TRAVEL TIPS – Put Compression Gear on Your Snow Trip Shopping List

October 21st, 2011
  


No one wants sore muslces to bring them down on a powder day. Image:: Carl Scofield

Travel Tips | Tessa Cook

If you’re running a pair of four-year-old Skins tights, or worse, some saggy thermals , put ‘new compression gear ‘ on your overseas-snow-trip-shopping-list.

There’s a lycra revolution going on. What began a few years ago as a humble pair of tights and a concept borrowed from medical rehabilitation has become a phenomenon; the compression garment phenomenon, with a wealth of new technology and innovative snow gear .

The core concept is still the same; circulation-enhancing clothing that improves physical endurance, but the range of products and their capacity for performance improvement has grown exponentially – meaning no more leg burn and longer days on the slopes!

The evolution

The pioneering compression brand Skins launched the first run of unisex tights back in 1996. The brainchild of a former Australian ski racer, the idea of these tights was to increase blood flow through the muscles, helping them work better and recover faster. Before long the black lycra had a devoted following of professional and amateur athletes. If you wear compression snowboard gear you’ll know why; the stuff works.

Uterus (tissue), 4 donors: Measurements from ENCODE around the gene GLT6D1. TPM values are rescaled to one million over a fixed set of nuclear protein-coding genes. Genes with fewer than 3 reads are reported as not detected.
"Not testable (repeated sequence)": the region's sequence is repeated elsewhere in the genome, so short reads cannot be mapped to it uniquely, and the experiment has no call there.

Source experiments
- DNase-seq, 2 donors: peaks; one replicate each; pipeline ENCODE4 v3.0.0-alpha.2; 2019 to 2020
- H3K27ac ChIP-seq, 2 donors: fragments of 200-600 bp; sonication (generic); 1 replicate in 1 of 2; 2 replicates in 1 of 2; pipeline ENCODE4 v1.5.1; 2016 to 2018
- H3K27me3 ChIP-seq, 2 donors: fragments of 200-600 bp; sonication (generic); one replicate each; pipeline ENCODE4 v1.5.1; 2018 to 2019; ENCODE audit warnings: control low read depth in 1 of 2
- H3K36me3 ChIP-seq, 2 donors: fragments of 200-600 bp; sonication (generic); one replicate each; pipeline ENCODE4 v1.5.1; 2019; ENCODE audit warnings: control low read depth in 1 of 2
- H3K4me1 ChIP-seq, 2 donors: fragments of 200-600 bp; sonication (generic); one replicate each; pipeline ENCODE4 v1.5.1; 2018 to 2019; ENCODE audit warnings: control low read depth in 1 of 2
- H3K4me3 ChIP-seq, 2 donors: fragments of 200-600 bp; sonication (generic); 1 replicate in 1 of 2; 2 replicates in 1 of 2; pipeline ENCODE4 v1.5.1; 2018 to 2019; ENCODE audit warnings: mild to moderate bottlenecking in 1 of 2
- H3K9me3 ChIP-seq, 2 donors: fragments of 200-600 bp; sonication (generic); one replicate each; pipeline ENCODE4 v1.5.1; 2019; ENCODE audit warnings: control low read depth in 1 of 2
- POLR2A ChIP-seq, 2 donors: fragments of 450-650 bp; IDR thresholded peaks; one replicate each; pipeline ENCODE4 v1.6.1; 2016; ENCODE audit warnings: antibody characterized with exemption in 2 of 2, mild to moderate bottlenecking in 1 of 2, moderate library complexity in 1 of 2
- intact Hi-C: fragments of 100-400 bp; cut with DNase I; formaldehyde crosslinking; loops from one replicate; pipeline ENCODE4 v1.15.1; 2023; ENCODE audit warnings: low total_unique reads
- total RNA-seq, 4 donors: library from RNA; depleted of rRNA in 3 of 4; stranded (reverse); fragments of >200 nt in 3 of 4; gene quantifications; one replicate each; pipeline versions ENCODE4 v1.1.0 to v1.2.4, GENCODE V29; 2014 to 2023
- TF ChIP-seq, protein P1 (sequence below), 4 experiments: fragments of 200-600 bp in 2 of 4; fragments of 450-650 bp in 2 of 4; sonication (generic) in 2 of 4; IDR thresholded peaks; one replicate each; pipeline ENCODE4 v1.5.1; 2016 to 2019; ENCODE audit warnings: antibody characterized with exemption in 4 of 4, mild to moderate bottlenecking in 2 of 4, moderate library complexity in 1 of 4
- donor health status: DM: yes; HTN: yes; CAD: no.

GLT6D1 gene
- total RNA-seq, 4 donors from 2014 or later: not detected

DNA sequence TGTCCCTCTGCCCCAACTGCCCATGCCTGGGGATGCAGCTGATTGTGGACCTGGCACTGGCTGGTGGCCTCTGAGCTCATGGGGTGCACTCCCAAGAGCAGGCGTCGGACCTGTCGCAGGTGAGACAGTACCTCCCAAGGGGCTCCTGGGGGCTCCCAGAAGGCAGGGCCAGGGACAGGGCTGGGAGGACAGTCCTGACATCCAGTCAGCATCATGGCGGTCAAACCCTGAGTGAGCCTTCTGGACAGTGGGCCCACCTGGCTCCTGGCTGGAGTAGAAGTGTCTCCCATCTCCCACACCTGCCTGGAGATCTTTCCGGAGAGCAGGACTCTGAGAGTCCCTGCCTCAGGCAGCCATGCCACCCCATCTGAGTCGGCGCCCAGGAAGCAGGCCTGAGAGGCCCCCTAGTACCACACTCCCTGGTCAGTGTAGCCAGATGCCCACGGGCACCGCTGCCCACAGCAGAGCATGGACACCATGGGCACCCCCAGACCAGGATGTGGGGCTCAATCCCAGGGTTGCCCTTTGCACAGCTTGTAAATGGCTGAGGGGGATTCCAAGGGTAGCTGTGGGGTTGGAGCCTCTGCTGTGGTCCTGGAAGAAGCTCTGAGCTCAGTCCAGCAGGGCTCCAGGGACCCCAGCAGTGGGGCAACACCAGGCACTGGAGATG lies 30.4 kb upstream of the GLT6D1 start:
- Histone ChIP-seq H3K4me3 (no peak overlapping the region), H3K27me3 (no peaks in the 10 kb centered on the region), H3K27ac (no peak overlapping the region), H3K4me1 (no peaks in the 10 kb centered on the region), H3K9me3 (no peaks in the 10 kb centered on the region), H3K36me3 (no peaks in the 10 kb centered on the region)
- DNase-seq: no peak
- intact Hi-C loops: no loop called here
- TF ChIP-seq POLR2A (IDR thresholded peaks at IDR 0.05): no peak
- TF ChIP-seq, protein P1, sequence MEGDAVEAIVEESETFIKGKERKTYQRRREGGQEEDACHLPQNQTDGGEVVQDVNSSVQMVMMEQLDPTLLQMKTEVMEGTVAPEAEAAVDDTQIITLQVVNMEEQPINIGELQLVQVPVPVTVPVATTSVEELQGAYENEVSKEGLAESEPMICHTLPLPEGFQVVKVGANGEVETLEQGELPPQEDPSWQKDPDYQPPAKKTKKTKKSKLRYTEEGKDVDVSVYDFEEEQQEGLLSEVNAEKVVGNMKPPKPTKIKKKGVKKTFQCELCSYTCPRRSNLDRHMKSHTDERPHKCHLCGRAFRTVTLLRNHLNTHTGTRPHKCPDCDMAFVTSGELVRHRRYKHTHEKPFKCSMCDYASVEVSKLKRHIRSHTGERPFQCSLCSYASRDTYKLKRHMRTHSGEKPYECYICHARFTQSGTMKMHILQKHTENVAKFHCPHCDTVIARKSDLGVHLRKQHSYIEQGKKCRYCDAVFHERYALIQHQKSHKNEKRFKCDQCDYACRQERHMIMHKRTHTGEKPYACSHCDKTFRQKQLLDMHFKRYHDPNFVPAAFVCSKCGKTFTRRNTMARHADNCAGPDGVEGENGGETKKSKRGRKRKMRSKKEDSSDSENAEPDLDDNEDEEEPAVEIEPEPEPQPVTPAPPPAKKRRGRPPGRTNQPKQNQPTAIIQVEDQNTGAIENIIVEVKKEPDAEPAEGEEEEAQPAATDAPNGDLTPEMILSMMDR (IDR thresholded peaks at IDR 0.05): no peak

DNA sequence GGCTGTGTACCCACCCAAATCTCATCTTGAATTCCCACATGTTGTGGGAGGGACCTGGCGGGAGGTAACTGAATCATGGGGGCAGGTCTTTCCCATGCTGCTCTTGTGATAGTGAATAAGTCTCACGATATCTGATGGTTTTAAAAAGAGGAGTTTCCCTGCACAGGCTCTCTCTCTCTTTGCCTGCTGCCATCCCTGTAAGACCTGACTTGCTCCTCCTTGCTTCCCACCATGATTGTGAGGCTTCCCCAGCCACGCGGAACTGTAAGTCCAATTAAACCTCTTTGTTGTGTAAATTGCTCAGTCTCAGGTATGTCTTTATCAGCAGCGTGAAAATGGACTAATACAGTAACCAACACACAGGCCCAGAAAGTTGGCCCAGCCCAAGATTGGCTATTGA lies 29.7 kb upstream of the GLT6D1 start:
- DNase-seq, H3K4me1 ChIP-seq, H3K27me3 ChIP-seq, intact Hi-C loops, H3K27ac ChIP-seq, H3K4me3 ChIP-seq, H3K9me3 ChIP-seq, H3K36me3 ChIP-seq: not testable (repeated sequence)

Better performance for better performance

But if you thought your old tights were doing a good job it’s time to check out what Skins, and the other major compression bands – 2XU and Body Science – have been up to in the lab. At the forefront of the compression progression is Skins new A400 range, a collection arising from some pretty rigorous research into muscle movement. Skins studied how muscles behave while in motion – all previous studies have been carried out while athletes were standing still.

“The new A400 range is a far superior range from the original unisex range,” says Skins’ Matilda Raynolds. “It has been developed using a 3D body scan of over 500 athletes that resulted in a better fit and more importantly, more precise targeted Dynamic Gradient Compression, which accelerates your blood flow to deliver more oxygen to your active muscles. In addition, it is also made up of bio-mechanically placed Memory MX fabric around the knee, the ITB band and TFL muscle group to provide constant, controlled compression and unrestricted movement to help you to avoid the muscle damage that you sustain while training and/or racing.”

Keeping up with the curve, brands 2XU and Body Science are also offering very clever garments; the basic principle of each is to improve physical endurance and enhance muscle performance by promoting blood circulation and supporting muscles during and after exertion.

“Compression has gone from just tight pants to being a scientific work of art,” says Body Science Project & Human Performance Specialist. Selsai Berdie. “We utilise patent pending design that actually targets muscle groups via panels and seams so compression is applied to individual targeted muscle groups. What this results in is a garment that can move efficiently and effectively with the targeted muscle groups through flexion and extension.”